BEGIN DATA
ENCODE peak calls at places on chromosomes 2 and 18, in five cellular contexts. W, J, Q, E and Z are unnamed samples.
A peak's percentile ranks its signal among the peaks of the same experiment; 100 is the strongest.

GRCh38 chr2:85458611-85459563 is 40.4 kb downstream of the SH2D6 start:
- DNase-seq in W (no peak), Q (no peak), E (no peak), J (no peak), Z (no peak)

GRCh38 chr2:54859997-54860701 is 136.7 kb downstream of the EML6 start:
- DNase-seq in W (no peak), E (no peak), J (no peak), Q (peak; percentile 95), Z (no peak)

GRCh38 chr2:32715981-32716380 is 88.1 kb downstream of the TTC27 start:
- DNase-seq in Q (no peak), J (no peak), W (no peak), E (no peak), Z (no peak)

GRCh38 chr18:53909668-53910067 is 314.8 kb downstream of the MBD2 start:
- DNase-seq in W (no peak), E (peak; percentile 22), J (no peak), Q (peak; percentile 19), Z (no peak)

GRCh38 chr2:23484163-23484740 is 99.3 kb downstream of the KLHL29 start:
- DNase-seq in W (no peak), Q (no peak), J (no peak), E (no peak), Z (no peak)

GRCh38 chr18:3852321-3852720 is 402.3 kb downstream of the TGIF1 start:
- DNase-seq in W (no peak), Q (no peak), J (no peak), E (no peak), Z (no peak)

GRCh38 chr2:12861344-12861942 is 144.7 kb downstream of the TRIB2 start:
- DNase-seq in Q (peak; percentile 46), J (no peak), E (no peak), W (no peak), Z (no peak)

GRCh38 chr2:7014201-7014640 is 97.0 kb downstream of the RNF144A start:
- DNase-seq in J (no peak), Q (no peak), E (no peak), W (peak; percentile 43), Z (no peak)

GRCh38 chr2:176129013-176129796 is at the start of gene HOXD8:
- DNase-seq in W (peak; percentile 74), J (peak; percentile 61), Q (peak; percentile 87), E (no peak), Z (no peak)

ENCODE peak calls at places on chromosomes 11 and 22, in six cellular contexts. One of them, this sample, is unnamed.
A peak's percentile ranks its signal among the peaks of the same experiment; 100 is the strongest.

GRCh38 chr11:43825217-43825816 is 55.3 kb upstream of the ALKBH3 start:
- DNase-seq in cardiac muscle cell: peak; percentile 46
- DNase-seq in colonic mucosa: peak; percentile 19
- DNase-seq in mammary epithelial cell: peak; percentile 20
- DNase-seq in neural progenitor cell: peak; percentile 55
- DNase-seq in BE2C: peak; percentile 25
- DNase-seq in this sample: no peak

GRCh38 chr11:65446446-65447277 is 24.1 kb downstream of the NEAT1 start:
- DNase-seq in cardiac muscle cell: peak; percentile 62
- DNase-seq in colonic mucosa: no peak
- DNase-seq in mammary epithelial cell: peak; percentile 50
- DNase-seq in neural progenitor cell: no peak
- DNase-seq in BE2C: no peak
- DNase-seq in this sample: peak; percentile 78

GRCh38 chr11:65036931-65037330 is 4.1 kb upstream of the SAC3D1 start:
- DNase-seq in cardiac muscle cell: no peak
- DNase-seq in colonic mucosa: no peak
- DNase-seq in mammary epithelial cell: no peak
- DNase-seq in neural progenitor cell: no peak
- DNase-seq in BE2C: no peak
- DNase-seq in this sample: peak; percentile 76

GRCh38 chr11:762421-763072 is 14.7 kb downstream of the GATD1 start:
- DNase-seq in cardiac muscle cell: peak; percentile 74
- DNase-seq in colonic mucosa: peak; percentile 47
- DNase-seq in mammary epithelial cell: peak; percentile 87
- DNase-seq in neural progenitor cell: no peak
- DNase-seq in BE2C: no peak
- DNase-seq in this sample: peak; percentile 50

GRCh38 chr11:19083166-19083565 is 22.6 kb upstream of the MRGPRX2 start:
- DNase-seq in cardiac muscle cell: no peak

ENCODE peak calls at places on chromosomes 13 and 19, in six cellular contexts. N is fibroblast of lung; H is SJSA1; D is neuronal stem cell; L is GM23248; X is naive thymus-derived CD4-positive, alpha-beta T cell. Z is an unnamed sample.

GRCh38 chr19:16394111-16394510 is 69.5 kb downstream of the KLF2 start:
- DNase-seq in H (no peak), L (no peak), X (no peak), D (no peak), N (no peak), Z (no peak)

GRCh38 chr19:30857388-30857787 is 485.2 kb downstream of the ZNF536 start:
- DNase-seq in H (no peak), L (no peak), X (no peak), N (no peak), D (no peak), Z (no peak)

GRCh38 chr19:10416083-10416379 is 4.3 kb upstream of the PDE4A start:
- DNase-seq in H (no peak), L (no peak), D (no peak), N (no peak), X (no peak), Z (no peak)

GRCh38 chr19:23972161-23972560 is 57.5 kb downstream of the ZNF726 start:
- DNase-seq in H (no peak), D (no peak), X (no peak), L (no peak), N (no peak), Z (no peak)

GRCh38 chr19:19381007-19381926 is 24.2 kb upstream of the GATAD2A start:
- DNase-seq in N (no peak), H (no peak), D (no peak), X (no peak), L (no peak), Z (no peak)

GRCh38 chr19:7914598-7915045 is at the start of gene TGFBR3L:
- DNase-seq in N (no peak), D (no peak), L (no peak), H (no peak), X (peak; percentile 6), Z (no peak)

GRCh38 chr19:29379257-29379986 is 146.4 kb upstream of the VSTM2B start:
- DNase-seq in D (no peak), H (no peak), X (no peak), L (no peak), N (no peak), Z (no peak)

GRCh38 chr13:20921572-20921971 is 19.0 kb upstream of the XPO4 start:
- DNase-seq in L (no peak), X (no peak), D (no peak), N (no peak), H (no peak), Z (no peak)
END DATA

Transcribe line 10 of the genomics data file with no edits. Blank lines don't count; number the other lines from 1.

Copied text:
- DNase-seq in W (no peak), E (peak; percentile 22), J (no peak), Q (peak; percentile 19), Z (no peak)